Opal Winnett

Opal Winnett, right, and her step-daughter, Jean Moss, take a stroll around Ridgeview Rehabilitation & Skilled Nursing. From 1-4 p.m. Friday, the public is encouraged to come to the center to help celebrate Winnett’s 100th birthday.



A Cleburne woman is celebrating a major milestone this week: turning 100 years old.

Opal Winnett, a resident of Ridgeview Rehabilitation & Skilled Nursing, reaches triple digits on Friday.

“That’s what they tell me,” she said. “I was born July 12, 1919, so that must be right.”

In life, Winnett said people experience ups and downs, good times and bad. But with a smile on her face, Winnett said she has mostly happy memories from the past 100 years.

After she was born, Winnett grew up in the small town of Gholson, Texas.

“It was a little farming community about 15 miles north of Waco,” she said. “In McLennan County.”

Throughout the first half of the twentieth century, Gholson remained a small farming community; its population was reported in the U.S. Census as 34 from the early 1930s to the early 1970s. 

“It was wonderful. I lived in the country on a farm,” she said. “You had grass burs in your feet and rattlesnakes crawling around. But, it was a wonderful life.”

When she wasn’t in school, Winnett did her part to help out at the family farm.

“Oh, I picked cotton and I chopped cotton,” she said. “I drove the truck for my daddy to haul corn. It was country living.”

When she had time to get together with her friends, Winnett said she loved to play basketball.

“I love basketball,” she said. “I played in school and we had an outsiders team. I played until I was 30 years old.”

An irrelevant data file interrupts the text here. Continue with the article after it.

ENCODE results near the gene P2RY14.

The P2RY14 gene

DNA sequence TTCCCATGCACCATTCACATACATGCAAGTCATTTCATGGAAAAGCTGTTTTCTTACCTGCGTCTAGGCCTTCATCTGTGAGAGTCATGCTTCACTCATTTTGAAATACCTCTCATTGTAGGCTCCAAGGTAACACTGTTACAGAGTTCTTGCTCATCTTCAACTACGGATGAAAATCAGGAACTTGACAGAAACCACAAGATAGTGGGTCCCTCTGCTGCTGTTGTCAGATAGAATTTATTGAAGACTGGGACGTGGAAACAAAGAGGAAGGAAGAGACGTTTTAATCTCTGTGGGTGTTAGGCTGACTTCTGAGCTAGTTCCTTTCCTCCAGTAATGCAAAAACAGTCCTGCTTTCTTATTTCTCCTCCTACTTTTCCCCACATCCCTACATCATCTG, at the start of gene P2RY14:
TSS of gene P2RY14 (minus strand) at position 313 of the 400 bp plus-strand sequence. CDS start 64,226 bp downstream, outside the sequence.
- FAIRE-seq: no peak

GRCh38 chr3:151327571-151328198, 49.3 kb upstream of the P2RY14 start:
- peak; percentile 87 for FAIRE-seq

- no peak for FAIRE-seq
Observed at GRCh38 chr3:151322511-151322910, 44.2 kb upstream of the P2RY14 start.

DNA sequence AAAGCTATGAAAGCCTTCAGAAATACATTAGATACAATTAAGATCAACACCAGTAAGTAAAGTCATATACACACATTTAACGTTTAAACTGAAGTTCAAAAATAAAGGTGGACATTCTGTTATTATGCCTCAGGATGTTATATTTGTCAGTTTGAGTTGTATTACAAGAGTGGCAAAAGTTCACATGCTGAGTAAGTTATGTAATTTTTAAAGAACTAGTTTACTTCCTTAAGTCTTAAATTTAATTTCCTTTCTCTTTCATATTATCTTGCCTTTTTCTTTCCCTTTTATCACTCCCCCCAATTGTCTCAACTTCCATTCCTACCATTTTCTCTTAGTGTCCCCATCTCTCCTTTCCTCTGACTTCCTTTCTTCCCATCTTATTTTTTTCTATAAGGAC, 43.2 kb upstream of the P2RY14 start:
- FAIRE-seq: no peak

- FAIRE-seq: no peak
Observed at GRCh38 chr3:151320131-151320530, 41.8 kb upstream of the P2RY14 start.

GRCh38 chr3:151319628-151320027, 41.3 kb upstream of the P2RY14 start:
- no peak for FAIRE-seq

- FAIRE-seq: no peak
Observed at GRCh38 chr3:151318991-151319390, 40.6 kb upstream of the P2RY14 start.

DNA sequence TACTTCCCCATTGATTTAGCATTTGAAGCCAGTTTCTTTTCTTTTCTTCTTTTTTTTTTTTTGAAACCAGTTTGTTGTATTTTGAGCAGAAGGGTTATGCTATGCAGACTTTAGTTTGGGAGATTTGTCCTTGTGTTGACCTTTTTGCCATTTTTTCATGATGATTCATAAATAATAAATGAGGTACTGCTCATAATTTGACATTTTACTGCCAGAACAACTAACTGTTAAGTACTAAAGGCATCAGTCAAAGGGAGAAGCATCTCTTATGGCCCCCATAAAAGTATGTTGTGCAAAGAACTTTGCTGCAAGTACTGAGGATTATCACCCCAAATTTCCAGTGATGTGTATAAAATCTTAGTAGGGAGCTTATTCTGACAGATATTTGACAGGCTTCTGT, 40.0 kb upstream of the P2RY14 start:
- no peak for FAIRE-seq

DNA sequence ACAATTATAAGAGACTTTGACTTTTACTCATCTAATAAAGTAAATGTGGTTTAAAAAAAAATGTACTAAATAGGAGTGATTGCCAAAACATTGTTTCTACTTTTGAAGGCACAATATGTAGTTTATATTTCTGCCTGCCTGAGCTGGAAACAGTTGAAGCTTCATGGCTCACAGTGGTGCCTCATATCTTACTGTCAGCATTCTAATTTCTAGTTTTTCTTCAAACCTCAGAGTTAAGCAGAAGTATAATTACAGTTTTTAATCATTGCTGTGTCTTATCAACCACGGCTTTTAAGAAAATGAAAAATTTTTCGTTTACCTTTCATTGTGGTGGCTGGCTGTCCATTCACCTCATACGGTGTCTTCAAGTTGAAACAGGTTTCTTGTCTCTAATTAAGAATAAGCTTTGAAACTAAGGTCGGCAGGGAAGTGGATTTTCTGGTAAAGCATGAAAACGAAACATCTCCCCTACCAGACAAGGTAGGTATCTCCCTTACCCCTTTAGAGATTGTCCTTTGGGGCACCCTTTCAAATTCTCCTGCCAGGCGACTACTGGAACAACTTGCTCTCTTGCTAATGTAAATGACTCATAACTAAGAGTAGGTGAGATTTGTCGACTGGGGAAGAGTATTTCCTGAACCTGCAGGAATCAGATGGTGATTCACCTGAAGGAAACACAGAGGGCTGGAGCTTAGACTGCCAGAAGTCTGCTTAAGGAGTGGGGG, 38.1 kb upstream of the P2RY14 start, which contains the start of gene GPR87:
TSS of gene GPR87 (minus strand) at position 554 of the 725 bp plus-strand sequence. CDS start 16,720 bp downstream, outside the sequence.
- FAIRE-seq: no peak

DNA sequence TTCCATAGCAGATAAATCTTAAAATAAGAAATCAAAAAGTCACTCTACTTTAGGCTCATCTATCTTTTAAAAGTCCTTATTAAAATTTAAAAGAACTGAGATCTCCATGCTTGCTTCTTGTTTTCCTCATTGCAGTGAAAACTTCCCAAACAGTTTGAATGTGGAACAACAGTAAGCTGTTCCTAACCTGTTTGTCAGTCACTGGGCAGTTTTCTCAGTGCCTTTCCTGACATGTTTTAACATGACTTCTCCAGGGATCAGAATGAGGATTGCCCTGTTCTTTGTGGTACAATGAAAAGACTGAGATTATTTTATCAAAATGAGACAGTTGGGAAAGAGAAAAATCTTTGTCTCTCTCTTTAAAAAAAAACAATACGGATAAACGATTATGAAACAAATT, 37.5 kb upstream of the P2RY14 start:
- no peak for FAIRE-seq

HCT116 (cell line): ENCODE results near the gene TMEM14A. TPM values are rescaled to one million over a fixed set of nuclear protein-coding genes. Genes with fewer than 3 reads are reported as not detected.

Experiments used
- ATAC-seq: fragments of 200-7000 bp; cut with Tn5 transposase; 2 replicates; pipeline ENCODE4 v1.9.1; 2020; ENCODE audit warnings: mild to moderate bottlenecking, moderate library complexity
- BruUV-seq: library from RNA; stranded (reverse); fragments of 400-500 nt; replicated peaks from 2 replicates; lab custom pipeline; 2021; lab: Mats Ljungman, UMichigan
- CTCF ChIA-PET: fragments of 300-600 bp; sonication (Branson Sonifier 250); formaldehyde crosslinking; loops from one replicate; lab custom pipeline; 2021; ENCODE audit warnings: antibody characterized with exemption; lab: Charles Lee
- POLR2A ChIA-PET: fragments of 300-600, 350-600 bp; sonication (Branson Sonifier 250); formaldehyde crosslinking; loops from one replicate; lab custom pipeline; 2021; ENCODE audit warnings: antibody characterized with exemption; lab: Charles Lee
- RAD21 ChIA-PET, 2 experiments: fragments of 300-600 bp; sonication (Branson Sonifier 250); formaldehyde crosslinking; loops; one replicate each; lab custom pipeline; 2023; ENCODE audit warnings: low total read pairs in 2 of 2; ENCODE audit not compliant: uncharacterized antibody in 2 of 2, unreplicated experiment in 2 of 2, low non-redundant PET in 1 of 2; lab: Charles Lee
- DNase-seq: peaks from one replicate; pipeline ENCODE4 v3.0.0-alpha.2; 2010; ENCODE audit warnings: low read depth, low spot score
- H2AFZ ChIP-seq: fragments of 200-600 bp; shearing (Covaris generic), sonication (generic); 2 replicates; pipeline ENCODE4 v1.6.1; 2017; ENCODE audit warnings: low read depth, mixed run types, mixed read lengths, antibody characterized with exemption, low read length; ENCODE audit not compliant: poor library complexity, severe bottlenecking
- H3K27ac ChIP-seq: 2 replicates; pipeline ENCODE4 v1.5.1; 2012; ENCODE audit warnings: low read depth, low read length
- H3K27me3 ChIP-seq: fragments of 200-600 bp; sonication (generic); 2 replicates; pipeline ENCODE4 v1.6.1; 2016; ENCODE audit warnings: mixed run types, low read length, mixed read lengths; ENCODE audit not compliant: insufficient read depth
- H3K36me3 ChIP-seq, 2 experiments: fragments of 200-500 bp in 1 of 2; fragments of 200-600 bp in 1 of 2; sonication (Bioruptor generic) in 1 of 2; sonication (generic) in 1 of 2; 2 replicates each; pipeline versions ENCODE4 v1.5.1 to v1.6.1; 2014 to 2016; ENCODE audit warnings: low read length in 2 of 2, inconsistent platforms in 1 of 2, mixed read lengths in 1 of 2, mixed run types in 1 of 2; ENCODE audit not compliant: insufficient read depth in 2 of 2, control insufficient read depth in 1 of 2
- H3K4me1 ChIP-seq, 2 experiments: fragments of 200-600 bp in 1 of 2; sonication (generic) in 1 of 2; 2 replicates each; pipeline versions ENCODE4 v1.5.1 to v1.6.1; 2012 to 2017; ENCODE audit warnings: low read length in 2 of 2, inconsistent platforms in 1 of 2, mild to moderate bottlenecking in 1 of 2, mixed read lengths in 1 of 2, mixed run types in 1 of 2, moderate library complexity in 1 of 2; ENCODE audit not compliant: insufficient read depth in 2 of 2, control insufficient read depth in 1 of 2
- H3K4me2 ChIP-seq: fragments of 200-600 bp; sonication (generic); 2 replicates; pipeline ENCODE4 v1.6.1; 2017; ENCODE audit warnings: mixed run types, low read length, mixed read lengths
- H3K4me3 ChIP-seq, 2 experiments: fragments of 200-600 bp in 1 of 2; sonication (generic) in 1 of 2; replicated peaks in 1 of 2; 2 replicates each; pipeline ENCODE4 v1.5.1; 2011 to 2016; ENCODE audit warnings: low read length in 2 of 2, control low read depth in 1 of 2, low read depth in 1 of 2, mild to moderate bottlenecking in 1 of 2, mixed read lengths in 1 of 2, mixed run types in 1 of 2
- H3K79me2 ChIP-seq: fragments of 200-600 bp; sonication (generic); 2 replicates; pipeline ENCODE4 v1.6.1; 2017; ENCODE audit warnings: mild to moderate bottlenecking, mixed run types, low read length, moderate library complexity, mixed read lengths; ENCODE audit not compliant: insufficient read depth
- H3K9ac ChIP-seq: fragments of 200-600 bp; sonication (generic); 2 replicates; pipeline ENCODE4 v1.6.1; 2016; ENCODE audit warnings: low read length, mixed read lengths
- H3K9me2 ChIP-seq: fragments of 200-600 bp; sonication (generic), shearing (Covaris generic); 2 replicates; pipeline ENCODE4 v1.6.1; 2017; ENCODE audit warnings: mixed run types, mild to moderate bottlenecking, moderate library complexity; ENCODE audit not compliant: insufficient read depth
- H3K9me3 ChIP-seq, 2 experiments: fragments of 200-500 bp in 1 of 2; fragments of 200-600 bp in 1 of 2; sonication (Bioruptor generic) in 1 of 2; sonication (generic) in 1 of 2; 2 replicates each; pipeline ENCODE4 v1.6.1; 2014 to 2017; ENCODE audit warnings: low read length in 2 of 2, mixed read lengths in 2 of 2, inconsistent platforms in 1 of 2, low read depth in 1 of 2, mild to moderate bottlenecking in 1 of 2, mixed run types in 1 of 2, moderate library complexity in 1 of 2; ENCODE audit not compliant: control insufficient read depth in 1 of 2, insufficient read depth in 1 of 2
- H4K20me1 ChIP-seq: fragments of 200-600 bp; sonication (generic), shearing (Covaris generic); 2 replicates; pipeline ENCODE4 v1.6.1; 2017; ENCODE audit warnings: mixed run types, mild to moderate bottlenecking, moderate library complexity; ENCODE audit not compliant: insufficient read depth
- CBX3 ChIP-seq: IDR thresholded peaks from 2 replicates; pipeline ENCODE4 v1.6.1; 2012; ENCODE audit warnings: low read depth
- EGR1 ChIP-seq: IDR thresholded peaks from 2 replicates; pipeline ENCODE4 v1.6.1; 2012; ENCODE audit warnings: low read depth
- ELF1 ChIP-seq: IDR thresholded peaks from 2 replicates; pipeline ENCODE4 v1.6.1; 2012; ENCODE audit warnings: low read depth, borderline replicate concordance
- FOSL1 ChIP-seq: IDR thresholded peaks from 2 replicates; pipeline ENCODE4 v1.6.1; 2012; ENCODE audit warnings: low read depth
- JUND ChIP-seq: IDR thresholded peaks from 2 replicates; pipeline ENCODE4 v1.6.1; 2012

After she graduated from West High School, Winnett said she took the first paid job she could find.

“Do you remember the Great Depression?” she said. “Well, you’ve read about it but I remember it. It started in 1929, when the stock market crashed, and went through the ‘30s. I graduated in 1936 and the first job I got was at a dime store — McCorys.”

McCrory’s was a chain of five and dime stores that typically sold shoes, clothing, housewares, fabrics, penny candy, toys and cosmetics, and often included a lunch counter or snack bar. 

They also exclusively sold Oriole Records, one of the most popular ‘dime store labels’ from 1921 to 1938.

“I think I got paid $1 a week. It was unbelievable,” she said. “I think that might be about what $50 covers now.”

Winnett married Horace, a rancher who had three daughters. He operated the dehorning and branding chutes at the Fort Worth Stock Yards.

While her husband was busy at work, Winnett said she stayed busy as a housewife.

“Oh gardening, sewing, cooking, cleaning and just general house work,” she said. “Of course, I worked out, too.”

The family lived in Gholson until 1960 when they moved to Blum.

“We were in the country again,” she said. “I’ve been in the country all my life, until I had to move to Cleburne.”

And that, Winnett said, has been just fine.

“There was freedom and good atmosphere,” she said. “We had good neighbors and we cared about each other.”

She said that’s really been the biggest difference between from when she was growing up and now.

“I think people cared more about each other than they do now,” she said. “If your neighbor was sick you’d go over and help. It was just a friendly community.”

One of her step-daughter’s, Jean Moss of Cleburne, visited her on Tuesday.

“She’s very sharp,” she said. “She remembers exact dates of things. She remembers more than I do most of the time.”

Winnett said most everything makes her happy, and the secret to living a happy life is treating others as you would want to be treated.

“Do good for your loved ones,” she said. “And just be loved and cherished.”

Ridgeview will host a birthday party for Winnett from 1-4 p.m. Friday at 206 Walls Drive. The public is encouraged to come and help her celebrate her birthday.

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